Despite chaos, no mistrial in Philadelphia mob case
PHILADELPHIA — A foreman has resigned. Another juror has fallen ill. And a third juror in a Philadelphia mob case suddenly recalls knowing something about a defense witness, and not liking him.
The federal jury is seemingly in chaos two weeks into deliberations. U.S. District Judge Eduardo Robreno denied a mistrial on Friday and instead ordered a newly configured panel to start over.
The 10-week trial involves reputed mob boss Joseph “Uncle Joe” Ligambi, 73, his alleged underboss and five others. They are charged with racketeering, sports betting, loansharking and making threats to collect street loans and other debts.
The original foreman remained on the panel on Friday despite saying he had been influenced by his fellow juror's attack on the defense witness. The mob lawyers wanted him and another juror removed because of their reaction to the juror's outburst. That would have exhausted the supply of three remaining alternate jurors.
Robreno instead removed only the woman who attacked the witness's credibility, and told the others to start from scratch. It was not the first time that's happened since deliberations began on Jan. 8.
One juror fell ill on Tuesday and was replaced.
Ligambi could spend the rest of his life in prison if convicted of all of the charges.
Show commenting policy
TribLive commenting policy
You are solely responsible for your comments and by using TribLive.com you agree to our Terms of Service.
We moderate comments. Our goal is to provide substantive commentary for a general readership. By screening submissions, we provide a space where readers can share intelligent and informed commentary that enhances the quality of our news and information.
While most comments will be posted if they are on-topic and not abusive, moderating decisions are subjective. We will make them as carefully and consistently as we can. Because of the volume of reader comments, we cannot review individual moderation decisions with readers.
We value thoughtful comments representing a range of views that make their point quickly and politely. We make an effort to protect discussions from repeated comments either by the same reader or different readers.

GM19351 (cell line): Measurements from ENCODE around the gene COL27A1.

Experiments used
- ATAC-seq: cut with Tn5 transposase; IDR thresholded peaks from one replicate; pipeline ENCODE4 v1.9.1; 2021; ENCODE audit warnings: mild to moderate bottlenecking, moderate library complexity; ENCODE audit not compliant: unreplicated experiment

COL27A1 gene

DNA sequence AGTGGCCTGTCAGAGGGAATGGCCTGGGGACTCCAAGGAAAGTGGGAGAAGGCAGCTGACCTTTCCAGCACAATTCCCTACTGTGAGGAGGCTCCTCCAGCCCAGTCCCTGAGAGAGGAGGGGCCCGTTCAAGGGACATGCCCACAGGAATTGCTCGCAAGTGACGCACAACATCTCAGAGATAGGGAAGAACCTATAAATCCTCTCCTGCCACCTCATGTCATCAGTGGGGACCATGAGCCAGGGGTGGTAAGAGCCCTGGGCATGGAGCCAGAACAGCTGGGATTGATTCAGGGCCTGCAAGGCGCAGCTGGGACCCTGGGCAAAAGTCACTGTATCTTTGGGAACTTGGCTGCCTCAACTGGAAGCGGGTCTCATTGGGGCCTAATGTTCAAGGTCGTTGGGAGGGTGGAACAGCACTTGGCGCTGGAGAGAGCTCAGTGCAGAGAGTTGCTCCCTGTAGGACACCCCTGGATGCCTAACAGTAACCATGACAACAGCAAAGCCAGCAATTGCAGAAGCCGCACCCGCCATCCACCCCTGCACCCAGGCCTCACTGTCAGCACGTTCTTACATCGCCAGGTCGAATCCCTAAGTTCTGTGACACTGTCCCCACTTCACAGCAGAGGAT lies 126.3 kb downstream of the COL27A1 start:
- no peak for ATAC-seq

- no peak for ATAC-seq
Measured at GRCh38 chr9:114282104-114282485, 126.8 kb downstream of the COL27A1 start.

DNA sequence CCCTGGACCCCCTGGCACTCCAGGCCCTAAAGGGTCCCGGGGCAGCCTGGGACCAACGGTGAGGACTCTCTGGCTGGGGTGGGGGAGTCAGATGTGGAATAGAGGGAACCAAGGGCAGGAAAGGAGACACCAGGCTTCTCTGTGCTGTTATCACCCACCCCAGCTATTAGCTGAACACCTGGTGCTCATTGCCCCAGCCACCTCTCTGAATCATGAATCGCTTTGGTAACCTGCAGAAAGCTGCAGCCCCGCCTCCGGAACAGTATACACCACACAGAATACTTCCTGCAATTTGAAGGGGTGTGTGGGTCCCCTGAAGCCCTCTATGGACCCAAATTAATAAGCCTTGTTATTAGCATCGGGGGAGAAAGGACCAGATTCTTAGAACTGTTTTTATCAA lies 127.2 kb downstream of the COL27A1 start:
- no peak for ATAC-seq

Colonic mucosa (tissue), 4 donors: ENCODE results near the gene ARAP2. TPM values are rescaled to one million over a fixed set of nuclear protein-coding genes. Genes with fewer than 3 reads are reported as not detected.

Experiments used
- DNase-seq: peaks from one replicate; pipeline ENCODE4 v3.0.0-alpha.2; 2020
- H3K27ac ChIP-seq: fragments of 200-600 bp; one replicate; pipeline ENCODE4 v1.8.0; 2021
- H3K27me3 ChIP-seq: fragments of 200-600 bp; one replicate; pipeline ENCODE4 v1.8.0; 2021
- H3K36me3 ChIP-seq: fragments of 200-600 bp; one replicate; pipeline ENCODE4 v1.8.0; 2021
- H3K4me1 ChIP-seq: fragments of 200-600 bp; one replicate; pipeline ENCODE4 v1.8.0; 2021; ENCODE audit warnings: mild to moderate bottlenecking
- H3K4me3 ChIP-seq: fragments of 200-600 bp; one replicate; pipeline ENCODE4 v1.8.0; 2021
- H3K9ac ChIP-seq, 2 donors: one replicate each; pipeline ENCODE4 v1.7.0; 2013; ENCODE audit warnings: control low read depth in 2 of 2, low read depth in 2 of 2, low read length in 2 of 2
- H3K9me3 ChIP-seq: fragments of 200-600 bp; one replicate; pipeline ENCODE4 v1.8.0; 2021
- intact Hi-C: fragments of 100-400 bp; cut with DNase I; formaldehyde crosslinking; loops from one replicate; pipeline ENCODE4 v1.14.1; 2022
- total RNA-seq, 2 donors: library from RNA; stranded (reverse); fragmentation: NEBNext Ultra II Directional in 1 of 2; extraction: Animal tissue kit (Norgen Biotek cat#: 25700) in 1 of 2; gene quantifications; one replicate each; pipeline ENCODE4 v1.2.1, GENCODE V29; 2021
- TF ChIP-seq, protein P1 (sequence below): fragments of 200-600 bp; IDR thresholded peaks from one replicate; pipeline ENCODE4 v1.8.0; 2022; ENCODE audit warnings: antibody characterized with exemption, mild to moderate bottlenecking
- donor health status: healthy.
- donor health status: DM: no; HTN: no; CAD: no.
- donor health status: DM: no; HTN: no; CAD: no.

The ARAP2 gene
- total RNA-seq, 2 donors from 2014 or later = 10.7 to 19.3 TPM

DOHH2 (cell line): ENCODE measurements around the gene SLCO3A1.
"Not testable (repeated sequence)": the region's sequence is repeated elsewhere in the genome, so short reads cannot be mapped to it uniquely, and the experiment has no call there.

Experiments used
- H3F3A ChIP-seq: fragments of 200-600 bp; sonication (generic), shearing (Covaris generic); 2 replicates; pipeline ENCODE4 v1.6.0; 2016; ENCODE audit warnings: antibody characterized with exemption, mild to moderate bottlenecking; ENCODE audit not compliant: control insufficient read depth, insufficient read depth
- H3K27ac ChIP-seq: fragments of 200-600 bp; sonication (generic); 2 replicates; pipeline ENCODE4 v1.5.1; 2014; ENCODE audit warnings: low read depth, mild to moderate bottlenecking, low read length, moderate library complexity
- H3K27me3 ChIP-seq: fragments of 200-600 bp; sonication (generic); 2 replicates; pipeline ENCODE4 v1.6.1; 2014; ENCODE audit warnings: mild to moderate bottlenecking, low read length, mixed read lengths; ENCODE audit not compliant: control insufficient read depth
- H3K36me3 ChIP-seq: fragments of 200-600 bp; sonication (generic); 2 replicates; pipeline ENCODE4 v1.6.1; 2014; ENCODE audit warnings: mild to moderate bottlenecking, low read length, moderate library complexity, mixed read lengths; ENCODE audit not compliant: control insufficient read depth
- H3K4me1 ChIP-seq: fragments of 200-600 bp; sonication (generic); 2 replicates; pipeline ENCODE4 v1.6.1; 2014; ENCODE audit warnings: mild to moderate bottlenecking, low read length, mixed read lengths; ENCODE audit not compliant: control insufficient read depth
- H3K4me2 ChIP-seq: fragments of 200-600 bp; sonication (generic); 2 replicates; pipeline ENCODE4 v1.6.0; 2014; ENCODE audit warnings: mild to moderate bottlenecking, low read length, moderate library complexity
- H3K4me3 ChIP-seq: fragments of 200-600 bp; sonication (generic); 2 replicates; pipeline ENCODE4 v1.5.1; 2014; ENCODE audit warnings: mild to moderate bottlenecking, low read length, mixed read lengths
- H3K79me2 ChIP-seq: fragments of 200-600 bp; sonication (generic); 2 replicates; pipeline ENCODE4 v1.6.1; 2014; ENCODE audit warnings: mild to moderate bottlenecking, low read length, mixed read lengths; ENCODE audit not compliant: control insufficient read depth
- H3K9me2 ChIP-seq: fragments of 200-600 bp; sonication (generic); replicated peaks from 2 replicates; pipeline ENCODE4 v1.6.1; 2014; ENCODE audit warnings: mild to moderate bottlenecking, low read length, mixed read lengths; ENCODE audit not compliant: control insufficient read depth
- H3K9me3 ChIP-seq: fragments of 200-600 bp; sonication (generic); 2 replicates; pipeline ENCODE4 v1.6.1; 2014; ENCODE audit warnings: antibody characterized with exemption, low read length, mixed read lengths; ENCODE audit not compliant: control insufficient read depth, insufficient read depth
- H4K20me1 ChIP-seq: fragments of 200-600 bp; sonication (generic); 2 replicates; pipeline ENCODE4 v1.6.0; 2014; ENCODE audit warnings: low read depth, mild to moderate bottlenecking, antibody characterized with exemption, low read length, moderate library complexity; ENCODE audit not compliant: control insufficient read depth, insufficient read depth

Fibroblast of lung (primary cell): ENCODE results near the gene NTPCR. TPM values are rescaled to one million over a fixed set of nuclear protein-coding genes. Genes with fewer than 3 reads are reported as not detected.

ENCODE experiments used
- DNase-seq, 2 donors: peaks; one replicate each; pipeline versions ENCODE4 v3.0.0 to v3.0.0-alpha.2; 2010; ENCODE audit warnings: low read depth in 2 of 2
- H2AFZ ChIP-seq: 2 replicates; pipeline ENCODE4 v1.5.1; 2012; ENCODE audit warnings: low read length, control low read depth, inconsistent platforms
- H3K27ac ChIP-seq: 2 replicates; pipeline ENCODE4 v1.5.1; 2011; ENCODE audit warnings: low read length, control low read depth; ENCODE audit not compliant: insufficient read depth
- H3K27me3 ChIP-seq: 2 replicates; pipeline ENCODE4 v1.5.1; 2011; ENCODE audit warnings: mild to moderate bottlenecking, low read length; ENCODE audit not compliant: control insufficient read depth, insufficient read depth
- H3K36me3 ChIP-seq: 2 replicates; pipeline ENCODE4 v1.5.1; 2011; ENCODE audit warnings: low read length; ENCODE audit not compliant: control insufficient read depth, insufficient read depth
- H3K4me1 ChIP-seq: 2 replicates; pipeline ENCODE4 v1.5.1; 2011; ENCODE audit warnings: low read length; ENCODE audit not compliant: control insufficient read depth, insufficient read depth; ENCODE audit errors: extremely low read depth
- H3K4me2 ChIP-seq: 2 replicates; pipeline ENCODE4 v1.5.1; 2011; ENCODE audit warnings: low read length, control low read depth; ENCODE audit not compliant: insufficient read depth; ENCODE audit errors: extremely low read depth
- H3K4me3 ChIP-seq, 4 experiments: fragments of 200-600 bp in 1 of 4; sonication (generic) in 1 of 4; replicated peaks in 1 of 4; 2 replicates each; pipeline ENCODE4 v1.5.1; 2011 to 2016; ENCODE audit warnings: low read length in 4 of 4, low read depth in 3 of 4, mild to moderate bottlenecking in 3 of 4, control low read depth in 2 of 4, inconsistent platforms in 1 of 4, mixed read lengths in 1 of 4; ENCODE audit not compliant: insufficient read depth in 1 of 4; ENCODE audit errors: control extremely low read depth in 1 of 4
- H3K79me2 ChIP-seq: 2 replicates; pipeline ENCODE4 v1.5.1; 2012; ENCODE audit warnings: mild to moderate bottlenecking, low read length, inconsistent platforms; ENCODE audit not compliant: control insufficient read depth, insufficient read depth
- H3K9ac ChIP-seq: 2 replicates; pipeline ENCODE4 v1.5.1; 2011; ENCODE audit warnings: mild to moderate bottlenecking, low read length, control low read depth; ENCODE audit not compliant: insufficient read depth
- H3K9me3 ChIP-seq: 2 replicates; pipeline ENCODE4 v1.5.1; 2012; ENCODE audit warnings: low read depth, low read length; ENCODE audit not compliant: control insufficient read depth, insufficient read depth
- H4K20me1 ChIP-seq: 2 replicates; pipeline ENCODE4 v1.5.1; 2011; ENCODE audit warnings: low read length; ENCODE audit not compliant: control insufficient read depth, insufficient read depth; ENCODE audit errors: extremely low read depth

We follow the same standards for taste as the daily newspaper. A few things we won't tolerate: personal attacks, obscenity, vulgarity, profanity (including expletives and letters followed by dashes), commercial promotion, impersonations, incoherence, proselytizing and SHOUTING. Don't include URLs to Web sites.
We do not edit comments. They are either approved or deleted. We reserve the right to edit a comment that is quoted or excerpted in an article. In this case, we may fix spelling and punctuation.
We welcome strong opinions and criticism of our work, but we don't want comments to become bogged down with discussions of our policies and we will moderate accordingly.
We appreciate it when readers and people quoted in articles or blog posts point out errors of fact or emphasis and will investigate all assertions. But these suggestions should be sent via e-mail. To avoid distracting other readers, we won't publish comments that suggest a correction. Instead, corrections will be made in a blog post or in an article.
- Pennsylvania Gov. Wolf police chief decision coming ‘soon’
- Fallout from child protection law felt in Pa. churches, libraries, fields
- Lawrence power plant being converted to gas from coal
- Medical pot has advocate in Pennsylvania House
- 2001 same-sex union recognized despite partner’s death
- Evidence for charge not found in Pa. case
- Va. trucker hit Mega Millions jackpot in Pa.
- Pennsylvania Senator Casey pushes for railroad bridge inspectors
- Pa. man gets life in prison for girlfriend’s ‘obscene’ slaying